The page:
Idaho decided to sue to enforce its rescission and to declare the extension of the ERA unconstitutional. And Idaho won! The federal district court ruled, after deciding it had the power and authority to act, the state had the right to bring the case and that this was not a “political question”, that Idaho (and by extension, Nebraska, Kentucky, Tennessee and South Dakota) could renounce its ratification if the amendment had not been enacted as part of the Constitution.

The court also held that because the extension of time act was not passed in the same dignity as the original amendment (e.g., two thirds of both houses of Congress) it was unconstitutional and that the ERA was legally dead.

The parties appealed and the Supreme Court of the United States did something rarely done: It skipped the Circuit Court of Appeals and granted certiorari to directly hear this case before the June 30, 1982 deadline for ratification.

June 30, 1982 came and went and the ERA is stuck at 35 (or really 30 now); Idaho’s opponent, a federal official who announces the ratification of constitutional amendments, on July 9, 1982, it filed a brief with SCOTUS saying the case was moot – no longer a true case or controversy.

For the Federal courts are constitutionally limited to cases and actual controversies by parties who can be legally injured by the decision. They cannot give an advisory opinion. The Supreme Court of the United States had to decide: Is this a real case anymore? Can anyone be hurt?

IS the ERA still able to be ratified?

If not, the case is moot and must be dismissed.

The SCOTUS decided the case is indeed moot and ordered the Idaho district court to dismiss it as such.

There are two issues here. The issue of the rescissions cannot be directly affected by this decision – and yes this is a decision on the merits – although Idaho should now re sue to enforce its rescission as the activity of the pro-ERA activists and 37 states have “ratified” the amendment renders this a live issue.

But the issue of the viability of the amendment IS affected by this decision because to find the case moot after the June 30, 1982 deadline means that upon the expiration of the deadline the amendment CANNOT BE ADOPTED! Otherwise, the issue of the rescissions become viable if there is a process to continue the enactment process. The ERA is not viable; it’s legally dead. The Supreme Court of the United States so held – on October 4, 1982. The ERA has to be restarted by the process that the Constitution authorizes any amendment to be enacted: Either 2/3 vote of Congress or some derivation of the convention process.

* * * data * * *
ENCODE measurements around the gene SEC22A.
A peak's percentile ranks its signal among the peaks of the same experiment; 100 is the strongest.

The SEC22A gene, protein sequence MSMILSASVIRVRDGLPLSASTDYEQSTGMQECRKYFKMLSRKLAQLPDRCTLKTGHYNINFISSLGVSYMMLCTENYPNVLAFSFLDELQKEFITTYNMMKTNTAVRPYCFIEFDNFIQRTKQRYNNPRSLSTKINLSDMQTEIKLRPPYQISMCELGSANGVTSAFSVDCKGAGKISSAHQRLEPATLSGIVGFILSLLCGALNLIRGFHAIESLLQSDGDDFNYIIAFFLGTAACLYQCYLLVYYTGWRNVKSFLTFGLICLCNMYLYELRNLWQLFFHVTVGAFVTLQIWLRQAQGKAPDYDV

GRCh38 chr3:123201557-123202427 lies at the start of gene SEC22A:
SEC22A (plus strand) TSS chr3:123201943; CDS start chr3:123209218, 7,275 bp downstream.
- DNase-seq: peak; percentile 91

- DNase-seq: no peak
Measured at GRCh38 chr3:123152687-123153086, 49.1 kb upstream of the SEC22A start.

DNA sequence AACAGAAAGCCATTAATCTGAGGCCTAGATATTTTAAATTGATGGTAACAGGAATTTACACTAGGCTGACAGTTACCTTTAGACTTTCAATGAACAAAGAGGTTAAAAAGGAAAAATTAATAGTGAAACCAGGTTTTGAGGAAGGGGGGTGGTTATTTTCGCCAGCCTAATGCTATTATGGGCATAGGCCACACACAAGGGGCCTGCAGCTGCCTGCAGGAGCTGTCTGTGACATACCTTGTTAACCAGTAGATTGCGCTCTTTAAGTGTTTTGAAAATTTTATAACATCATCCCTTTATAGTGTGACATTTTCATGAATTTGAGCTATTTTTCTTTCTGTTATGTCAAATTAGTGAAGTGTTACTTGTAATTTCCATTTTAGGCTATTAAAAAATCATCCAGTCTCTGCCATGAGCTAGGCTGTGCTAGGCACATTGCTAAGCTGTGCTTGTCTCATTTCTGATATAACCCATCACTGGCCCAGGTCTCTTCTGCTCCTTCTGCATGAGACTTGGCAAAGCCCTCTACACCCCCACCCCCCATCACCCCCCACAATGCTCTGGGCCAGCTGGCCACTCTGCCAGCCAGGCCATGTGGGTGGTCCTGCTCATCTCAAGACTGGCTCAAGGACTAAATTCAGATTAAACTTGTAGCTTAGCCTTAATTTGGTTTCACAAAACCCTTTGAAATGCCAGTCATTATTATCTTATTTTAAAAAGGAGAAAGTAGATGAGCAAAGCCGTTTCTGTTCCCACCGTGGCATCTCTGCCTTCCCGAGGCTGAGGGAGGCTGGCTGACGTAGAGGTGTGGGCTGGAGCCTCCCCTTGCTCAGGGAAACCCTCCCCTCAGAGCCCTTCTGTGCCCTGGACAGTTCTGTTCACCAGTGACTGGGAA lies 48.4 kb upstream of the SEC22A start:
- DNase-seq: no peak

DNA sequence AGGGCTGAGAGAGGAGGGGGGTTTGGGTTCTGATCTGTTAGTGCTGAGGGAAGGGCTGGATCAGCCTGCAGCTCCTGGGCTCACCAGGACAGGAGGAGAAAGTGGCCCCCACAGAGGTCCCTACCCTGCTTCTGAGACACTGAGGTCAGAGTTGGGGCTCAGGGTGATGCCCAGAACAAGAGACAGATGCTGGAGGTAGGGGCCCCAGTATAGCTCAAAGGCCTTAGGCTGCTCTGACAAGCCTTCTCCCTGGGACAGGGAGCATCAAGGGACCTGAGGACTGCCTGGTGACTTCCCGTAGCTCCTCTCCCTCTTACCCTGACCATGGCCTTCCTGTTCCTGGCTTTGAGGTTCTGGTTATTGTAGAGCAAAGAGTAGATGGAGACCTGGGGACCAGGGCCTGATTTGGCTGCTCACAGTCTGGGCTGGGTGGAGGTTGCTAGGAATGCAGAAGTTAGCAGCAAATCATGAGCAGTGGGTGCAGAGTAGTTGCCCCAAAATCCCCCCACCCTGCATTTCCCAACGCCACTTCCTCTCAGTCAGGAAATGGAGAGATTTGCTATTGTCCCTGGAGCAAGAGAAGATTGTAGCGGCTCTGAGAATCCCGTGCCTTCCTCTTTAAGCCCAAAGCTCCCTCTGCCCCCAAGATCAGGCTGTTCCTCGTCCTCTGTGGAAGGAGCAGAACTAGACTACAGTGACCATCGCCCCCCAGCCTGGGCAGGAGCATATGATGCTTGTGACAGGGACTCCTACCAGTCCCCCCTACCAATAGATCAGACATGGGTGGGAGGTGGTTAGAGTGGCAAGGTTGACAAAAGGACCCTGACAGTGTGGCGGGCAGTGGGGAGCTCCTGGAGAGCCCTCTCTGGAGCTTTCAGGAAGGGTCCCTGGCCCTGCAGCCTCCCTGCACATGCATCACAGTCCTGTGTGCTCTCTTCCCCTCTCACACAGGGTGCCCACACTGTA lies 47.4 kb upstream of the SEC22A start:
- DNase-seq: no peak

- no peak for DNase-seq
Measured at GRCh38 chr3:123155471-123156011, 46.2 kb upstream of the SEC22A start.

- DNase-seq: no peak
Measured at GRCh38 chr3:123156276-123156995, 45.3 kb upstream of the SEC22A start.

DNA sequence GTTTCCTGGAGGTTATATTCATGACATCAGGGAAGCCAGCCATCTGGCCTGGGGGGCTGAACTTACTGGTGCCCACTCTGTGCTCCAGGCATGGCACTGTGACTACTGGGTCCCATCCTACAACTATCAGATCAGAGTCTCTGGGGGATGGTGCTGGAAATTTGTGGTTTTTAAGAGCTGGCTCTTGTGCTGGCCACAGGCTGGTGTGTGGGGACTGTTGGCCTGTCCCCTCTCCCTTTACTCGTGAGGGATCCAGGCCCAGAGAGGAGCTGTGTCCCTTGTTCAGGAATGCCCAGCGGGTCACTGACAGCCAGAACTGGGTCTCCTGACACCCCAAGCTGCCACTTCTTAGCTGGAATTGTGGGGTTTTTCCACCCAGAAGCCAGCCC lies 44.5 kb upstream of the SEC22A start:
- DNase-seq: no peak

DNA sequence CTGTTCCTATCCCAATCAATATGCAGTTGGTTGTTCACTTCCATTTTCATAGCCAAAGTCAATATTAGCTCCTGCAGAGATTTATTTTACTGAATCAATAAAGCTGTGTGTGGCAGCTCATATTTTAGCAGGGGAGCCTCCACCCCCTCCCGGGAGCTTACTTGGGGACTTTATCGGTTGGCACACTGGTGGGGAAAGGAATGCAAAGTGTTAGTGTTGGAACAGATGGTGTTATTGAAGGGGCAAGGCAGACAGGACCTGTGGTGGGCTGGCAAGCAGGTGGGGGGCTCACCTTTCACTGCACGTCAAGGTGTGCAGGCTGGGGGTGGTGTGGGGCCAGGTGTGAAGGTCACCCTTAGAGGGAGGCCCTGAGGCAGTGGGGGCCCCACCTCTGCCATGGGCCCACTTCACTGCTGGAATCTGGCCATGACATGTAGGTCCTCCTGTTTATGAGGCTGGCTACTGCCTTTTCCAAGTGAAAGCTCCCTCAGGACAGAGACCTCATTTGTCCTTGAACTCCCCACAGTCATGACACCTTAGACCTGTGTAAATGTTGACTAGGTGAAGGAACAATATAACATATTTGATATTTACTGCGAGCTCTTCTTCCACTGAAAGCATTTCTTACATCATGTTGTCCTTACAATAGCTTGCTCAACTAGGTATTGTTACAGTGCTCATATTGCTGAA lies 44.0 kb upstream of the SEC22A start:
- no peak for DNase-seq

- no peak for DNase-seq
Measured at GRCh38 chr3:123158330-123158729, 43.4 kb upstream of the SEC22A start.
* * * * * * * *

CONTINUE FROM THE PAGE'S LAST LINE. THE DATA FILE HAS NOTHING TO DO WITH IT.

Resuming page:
That brings me to the constitutional crisis: If a dead amendment can be enacted in such a manner, this process will undermine Constitutional legitimacy. If the American people lose respect for the Constitution, that carries serious ramifications for the Republic.

Delegate and Chairman of the House Privileges and Elections Committee Mark Cole is correct when he ruled that the ERA is not validly before the Virginia General Assembly and struck it from the docket of the committee. He needs to stand firm and rule again in like manner. Contact him and all delegates and senators on this critical issue. And don’t forget the merits of the argument: The ERA is dangerous and unnecessary. I appeal to Democrats too – there are some Dems who respect the system and the Constitution. If you live in their districts, send this post to them. I appeal to you: Back off from the brink of constitutional crisis. Vote NO on the ERA.

About Elwood Sanders

Elwood "Sandy" Sanders is a Hanover attorney who is an Appellate Procedure Consultant for Lantagne Legal Printing and has written ten scholarly legal articles. Sandy was also Virginia's first Appellate Defender and also helped bring curling in VA! (None of these titles imply any endorsement of Sanders’ views)

2 Responses to “The ERA Cannot be “Ratified” by Virginia (or any Other State) Without a Constitutional Crisis”

  1. R. Stanton Scott
    Twitter:
    says: